It sounds like a dumb question.
We all want to be happy. And we all know when we aren’t feeling so happy. The pursuit of happiness is even an inalienable right set down in Declaration of Independence. But few of us really stop to examine exactly what it is that we’re chasing.
If you do an online search for the word “happy”, you’ll be served up a ton of pictures of smiley faces, brightly-colored balloons, and models jumping for joy on sunny beaches. (And a goofy, smiling dog. See above.) That’s no help.
Understanding happiness properly is important to all of us. We’re facing historically high levels of mental health problems – so the more we can spread the word about the science of wellbeing, the greater the chances that we can give people the tools to thrive and enjoy happier lives. And that starts with agreeing what “happy” means.
As a scientist, the best definition I’ve seen comes from Professor Sonja Lyubomirsky (author of The How of Happiness and The Myths of Happiness). She argues that happiness is divided into two parts. One is the affective, or emotional part - it’s the answer to the question: "How happy are you in your life?" The second part is the cognitive, or reflective part - it’s the answer to the question: "How you happy are you with your life?"
A happy life isn’t one where you laugh with co-workers, but hate your stressful, unsatisfying job. Nor is it acing your Ivy League classes, and then shutting the door of your dorm room at night and feeling so lonely that you burst into tears.
But how can scientists like me measure these two important, but independent, components of wellbeing?
“I wish there was something like a happiness thermometer, but there isn't,” says Sonja. “So the gold standard for measuring happiness is to ask the person if they're happy.”
That’s right. We don’t have to run blood tests or hook people up to heart rate monitors or even spend hours talking and noting down all the positive and negative things they say about their lives. We can just ask people to fill out a simple wellbeing questionnaire.
For the emotional part of happiness, scientists often ask people to think back over the past month and the kinds of feelings they’ve experienced. The answers are given as numbers on a scale of five (“lots of feelings like that”) through to one (“no feelings like that at all”). You can try this on yourself right now.
In the last month how often did you experience:
Take all your scores for the positive emotions (joy, contentment, etc) and add them together. Do the same for the negative feelings. You’ll have two scores between 6 and 30, which can give you a sense of how happy you are in your life.
The cognitive questionnaire - one that measures what’s called life satisfaction - is similar. It’s scored from one to seven: one being “I don’t agree at all”, and seven being “I strongly agree”.
So answer the following statements:
In most ways, my life is close to ideal.
The conditions of my life are excellent.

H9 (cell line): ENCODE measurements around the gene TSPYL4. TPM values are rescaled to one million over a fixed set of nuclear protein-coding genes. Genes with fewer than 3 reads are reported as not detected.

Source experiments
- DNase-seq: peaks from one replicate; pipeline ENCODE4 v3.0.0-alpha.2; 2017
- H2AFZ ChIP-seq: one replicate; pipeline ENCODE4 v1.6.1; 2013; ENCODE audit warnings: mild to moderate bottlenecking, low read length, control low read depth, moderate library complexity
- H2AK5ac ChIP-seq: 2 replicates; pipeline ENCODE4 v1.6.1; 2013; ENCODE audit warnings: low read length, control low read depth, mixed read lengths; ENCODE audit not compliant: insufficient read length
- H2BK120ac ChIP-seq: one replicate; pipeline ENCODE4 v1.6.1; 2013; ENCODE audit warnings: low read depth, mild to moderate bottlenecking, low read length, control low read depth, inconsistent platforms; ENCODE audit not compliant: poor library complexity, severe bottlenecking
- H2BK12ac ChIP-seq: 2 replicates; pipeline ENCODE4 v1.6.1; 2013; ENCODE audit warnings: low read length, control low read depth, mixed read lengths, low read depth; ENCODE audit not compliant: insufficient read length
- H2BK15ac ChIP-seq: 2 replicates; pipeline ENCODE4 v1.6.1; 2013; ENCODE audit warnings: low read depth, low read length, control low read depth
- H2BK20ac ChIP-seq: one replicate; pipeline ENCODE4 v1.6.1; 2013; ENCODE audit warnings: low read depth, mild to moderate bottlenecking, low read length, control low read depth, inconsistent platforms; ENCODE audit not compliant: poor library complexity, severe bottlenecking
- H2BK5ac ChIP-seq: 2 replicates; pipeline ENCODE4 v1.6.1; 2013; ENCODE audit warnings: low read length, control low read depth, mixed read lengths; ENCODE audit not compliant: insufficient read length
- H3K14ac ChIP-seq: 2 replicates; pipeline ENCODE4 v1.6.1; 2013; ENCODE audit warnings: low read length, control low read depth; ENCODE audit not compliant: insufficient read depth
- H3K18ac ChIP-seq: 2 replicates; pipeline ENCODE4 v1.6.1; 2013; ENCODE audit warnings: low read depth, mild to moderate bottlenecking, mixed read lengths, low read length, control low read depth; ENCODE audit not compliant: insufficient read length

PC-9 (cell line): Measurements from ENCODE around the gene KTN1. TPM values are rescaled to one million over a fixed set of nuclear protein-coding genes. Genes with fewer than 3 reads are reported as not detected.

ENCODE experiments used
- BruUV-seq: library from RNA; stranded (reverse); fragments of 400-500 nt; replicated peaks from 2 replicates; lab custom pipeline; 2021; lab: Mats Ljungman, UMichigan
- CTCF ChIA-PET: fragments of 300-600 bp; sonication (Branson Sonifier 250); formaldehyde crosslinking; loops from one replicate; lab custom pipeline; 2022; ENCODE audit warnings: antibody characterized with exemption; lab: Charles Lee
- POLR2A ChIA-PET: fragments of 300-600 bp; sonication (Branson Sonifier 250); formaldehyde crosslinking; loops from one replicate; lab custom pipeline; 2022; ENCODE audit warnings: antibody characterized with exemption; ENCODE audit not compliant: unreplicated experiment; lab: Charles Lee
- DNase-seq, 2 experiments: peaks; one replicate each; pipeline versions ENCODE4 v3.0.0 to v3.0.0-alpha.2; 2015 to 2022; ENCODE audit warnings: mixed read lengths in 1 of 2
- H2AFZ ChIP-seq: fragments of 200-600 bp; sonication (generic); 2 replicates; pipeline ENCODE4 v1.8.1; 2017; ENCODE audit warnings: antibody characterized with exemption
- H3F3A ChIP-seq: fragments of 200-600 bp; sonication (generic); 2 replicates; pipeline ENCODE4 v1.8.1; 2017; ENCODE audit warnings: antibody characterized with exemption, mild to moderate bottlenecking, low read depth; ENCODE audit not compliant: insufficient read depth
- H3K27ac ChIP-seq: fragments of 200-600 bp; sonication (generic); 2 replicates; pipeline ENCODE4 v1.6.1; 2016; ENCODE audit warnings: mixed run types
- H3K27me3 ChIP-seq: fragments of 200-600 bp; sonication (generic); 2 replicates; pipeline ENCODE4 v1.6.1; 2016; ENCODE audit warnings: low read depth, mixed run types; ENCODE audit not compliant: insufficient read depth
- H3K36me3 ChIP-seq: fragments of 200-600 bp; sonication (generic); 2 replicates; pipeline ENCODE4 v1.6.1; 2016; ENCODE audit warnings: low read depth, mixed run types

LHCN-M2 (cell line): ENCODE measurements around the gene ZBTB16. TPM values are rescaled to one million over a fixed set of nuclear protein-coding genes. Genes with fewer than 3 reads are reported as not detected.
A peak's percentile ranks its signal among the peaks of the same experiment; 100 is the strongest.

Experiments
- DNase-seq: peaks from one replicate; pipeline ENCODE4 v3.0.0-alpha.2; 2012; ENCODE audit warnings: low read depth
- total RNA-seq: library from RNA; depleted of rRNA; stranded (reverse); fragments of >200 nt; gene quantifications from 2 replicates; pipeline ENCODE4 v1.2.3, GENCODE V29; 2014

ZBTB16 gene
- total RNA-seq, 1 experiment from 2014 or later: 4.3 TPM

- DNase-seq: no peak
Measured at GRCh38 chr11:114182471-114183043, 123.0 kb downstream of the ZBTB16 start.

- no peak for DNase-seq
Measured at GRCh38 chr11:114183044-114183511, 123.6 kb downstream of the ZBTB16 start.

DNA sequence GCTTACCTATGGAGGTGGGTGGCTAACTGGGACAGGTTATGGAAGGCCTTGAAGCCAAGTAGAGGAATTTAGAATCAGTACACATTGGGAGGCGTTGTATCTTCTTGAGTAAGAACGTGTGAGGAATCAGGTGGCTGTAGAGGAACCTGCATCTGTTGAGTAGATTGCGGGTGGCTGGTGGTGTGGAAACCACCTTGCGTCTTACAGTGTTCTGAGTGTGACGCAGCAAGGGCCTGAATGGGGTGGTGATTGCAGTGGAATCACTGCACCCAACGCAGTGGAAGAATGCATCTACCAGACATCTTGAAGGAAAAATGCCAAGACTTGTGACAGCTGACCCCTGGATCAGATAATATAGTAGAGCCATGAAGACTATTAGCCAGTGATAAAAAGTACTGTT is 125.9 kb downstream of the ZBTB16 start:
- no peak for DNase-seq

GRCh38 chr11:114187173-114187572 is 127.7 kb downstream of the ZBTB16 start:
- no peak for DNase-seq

I am satisfied with my life.
So far, I have gotten the important things I want in life.
If I could live my life over, I would change almost nothing.
Add all those scores together. People who are least happy with their lives won’t score more than nine. A few people will report high marks, but most Americans are only reasonably happy on this life satisfaction scale – leaving plenty of room to improve their happiness.
These quizzes may seem a bit crude – but research has shown that they do return valid results. When scientists compare these scores to more elaborate studies – like pinging people’s cell phones at random times to ask how they’re feeling – the results come back pretty much the same.
So now that you’ve considered what happiness actually is… what are you going to do to up those scores?
When I first started teaching my Psych 157 class at Yale, I hypothesized that telling my students about all the latest science of wellbeing would help them become less stressed and miserable. But as a scientist, I wanted to see the data.
I had planned to make my Yale students complete the questionnaires you just read about… but in the stress of running the biggest class ever at Yale, I wound up forgetting to collect the scores. Doh!
But I was given a second shot when Yale and Coursera put the class online. Over 3.5 million people enrolled in The Science of Well-Being – and this time I did have people fill out a detailed wellbeing survey.
I used a questionnaire based on Dr Marty Seligman’s PERMA scale, which looks at five different elements of wellbeing: positive emotion, engagement, relationships, meaning, and accomplishment. It’s cool and you can try it here: PERMA Profiler.
People taking my online happiness course filled out the questionnaire before the class started and again afterwards.
When my colleagues and I crunched the numbers, it was really exciting. The data showed that my students experienced a significant improvement in their happiness levels (more than a control group of people who took a non-happiness psych course).
Now, these results don’t mean that signing up for a class like mine (or subscribing to this newsletter) will solve all your wellbeing issues, but the findings show that people on average tend to show improvements in their happiness when they learn the right strategies for change.
So I hope you’ll join me again for my next Science of Wellbeing bulletin, and see if together we can increase those happiness scores.
Until next week, stay safe and stay happy,